Goa to utilise water from mining pits for irrigation: CM Sawant

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Goa Chief Minister Pramod Sawant on Thursday said that water from the mining pits would be utilised for irrigation purposes in future to foster the farming activities.

“We have done such a unique project in Surla (in North Goa) by utilizing ‘District Mineral Fund’ and spending Rs 2.5 crore. We are pumping water from a mining pit for irrigation. Remaining mining pits (across Goa) will be used for irrigation purposes. We will use this water,” Sawant said, speaking while inaugurating Jal Shakti Abhiyan at Sankhali in North Goa.

Expressing concern that ground water level is decreasing as rain water is not getting harvested, Sawant urged the people of Goa to harvest rainwater and in return the government will pay them for it.

“In future we might face water scarcity. Earlier we used to get water soon after digging 5 meter to 6 meters. Now the situation has changed and we find it at 10 meters deep. For this we need to harvest water,” he said.

Sawant said that at present Goa doesn’t face any water scarcity like some parts of Maharashtra (particularly in west), Uttar Pradesh, Bihar and Rajasthan. However in future this could be across India. We need to keep this in mind. This is why Jal Shakti Abhiyan has been launched,” he said.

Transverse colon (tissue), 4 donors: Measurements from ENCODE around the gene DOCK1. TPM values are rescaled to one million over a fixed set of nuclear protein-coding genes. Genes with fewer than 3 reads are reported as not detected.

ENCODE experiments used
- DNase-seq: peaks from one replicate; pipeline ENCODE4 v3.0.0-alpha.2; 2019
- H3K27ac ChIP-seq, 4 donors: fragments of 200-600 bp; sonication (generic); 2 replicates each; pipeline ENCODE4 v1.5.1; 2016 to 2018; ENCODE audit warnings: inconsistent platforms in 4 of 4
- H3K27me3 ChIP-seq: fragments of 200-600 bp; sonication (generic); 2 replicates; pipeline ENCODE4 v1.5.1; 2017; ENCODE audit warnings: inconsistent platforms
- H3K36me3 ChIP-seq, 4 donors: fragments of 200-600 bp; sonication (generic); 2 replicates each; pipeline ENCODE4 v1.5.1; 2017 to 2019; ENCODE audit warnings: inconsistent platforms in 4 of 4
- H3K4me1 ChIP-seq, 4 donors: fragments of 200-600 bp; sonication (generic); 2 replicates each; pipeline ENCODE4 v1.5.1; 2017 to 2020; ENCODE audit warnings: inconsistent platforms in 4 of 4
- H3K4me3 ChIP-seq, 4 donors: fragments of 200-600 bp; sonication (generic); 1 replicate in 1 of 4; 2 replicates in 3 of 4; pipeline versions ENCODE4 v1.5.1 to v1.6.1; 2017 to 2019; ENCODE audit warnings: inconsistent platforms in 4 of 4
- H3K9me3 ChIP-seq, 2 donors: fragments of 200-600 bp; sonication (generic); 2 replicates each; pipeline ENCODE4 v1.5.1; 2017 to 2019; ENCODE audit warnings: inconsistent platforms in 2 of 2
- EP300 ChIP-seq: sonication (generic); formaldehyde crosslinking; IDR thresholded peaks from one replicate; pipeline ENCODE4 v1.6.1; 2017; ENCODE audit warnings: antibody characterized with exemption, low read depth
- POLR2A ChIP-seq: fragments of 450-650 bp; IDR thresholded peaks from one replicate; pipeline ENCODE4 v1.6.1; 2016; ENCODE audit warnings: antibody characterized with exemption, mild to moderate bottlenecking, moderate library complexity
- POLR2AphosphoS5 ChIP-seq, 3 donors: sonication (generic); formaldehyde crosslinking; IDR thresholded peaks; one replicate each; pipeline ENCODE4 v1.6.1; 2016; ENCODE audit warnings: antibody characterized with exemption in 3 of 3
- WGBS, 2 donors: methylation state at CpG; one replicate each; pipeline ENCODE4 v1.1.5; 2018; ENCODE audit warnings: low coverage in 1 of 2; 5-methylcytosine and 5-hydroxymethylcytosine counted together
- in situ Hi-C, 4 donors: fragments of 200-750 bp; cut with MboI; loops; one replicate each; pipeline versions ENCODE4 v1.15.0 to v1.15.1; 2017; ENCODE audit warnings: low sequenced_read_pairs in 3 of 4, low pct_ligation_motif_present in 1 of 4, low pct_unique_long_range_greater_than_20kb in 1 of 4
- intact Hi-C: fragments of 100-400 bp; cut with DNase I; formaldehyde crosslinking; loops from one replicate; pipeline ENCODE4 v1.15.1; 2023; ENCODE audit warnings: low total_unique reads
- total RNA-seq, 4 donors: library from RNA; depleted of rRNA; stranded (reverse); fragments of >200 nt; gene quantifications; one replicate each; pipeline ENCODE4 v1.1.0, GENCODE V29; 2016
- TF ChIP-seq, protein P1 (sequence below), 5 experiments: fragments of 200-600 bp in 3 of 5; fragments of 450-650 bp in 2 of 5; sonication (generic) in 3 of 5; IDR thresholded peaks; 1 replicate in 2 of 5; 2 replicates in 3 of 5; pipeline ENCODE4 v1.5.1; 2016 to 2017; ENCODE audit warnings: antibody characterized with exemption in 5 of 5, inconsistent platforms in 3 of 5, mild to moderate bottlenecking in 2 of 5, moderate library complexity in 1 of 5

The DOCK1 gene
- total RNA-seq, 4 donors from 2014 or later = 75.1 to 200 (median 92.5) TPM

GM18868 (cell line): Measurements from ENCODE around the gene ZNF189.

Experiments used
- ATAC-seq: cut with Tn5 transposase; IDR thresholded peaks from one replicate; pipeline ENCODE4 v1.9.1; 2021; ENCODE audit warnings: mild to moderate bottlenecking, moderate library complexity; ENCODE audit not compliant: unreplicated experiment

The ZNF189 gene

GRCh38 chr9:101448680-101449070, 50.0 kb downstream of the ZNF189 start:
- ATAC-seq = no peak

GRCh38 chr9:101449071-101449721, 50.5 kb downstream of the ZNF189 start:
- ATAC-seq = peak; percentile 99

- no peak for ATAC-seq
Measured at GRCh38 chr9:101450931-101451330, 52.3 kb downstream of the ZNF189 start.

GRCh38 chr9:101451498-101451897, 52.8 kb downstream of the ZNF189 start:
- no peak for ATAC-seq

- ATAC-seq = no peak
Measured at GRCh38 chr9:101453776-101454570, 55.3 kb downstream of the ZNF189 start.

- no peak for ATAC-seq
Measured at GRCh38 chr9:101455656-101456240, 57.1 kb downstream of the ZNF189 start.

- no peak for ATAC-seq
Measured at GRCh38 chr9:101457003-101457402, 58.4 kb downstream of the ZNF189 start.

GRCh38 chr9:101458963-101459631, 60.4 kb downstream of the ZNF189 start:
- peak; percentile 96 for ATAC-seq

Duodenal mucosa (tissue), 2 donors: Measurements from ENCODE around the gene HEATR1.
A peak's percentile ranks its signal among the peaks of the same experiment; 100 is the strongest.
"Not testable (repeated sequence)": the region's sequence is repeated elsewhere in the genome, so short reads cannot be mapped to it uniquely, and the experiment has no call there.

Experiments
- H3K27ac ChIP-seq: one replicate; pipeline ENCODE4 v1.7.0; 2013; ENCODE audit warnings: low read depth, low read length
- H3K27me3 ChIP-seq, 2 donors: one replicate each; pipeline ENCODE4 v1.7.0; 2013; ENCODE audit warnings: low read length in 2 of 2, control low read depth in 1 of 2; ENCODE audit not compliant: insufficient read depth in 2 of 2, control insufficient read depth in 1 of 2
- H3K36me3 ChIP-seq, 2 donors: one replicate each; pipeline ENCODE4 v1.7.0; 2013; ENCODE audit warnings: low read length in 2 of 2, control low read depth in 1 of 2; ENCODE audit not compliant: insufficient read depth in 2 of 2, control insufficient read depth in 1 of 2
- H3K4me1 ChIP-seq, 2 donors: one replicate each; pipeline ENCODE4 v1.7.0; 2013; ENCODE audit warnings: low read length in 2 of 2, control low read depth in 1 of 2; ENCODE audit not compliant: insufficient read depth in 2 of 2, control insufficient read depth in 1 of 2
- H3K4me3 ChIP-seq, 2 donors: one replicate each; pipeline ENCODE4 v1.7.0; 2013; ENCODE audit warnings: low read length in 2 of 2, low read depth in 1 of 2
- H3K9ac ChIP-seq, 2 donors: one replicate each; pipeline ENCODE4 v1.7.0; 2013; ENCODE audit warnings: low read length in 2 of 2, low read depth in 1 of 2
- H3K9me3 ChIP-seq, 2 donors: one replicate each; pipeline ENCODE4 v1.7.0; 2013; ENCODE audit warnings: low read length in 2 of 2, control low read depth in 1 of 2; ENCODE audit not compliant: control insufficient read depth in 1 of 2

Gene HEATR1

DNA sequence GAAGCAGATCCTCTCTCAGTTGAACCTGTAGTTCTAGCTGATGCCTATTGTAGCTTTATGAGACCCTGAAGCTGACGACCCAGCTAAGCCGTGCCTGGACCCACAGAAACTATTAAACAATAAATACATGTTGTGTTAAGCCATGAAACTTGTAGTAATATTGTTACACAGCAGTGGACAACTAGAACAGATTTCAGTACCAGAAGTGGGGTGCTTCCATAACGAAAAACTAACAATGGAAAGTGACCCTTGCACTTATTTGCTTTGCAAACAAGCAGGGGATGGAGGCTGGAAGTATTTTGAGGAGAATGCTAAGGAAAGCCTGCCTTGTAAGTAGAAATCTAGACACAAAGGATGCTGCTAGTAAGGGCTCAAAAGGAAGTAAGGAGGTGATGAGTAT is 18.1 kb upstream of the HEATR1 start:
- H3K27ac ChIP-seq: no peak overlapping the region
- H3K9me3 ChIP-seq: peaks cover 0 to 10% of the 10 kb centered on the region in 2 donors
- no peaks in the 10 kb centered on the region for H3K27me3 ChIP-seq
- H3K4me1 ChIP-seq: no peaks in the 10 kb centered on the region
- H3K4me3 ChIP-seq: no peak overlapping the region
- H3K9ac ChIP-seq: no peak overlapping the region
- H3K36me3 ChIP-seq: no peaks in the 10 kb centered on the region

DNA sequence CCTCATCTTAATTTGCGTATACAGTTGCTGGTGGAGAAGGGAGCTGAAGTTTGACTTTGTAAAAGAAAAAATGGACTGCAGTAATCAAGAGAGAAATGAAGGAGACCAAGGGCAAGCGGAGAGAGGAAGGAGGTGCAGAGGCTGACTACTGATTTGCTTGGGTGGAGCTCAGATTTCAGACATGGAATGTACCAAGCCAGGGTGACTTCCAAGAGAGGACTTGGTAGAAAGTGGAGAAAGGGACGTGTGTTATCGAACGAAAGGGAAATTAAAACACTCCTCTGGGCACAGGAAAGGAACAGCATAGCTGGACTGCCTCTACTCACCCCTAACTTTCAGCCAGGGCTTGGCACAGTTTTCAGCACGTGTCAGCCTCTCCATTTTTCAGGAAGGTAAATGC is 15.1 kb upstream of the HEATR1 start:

“Earlier, our people used to do this work of harvesting water at many places, now they don’t. Now this activity has been stopped. Why you know? Because everyone feels that it should be done by the government and it is not their work. If we come together, then only this is possible (to harvest water),” he said.

“There is a need for rainwater to go underground. Concrete gutters are not giving scope for this, as water flows through it. In the future we will face the problem (of water scarcity). If rainwater is harvested then only ground water level will increase,” Sawant said.

“In Sangli (Maharashtra), I saw ‘Paani Vatap society’ distributing Rs 15 lakhs dividend to its members annually. The Maharashtra government had given them only technical and initial support. They have generated revenue through their efforts. But here in Goa such societies are dependent on us (government). Even we pay their salaries,” Sawant said.

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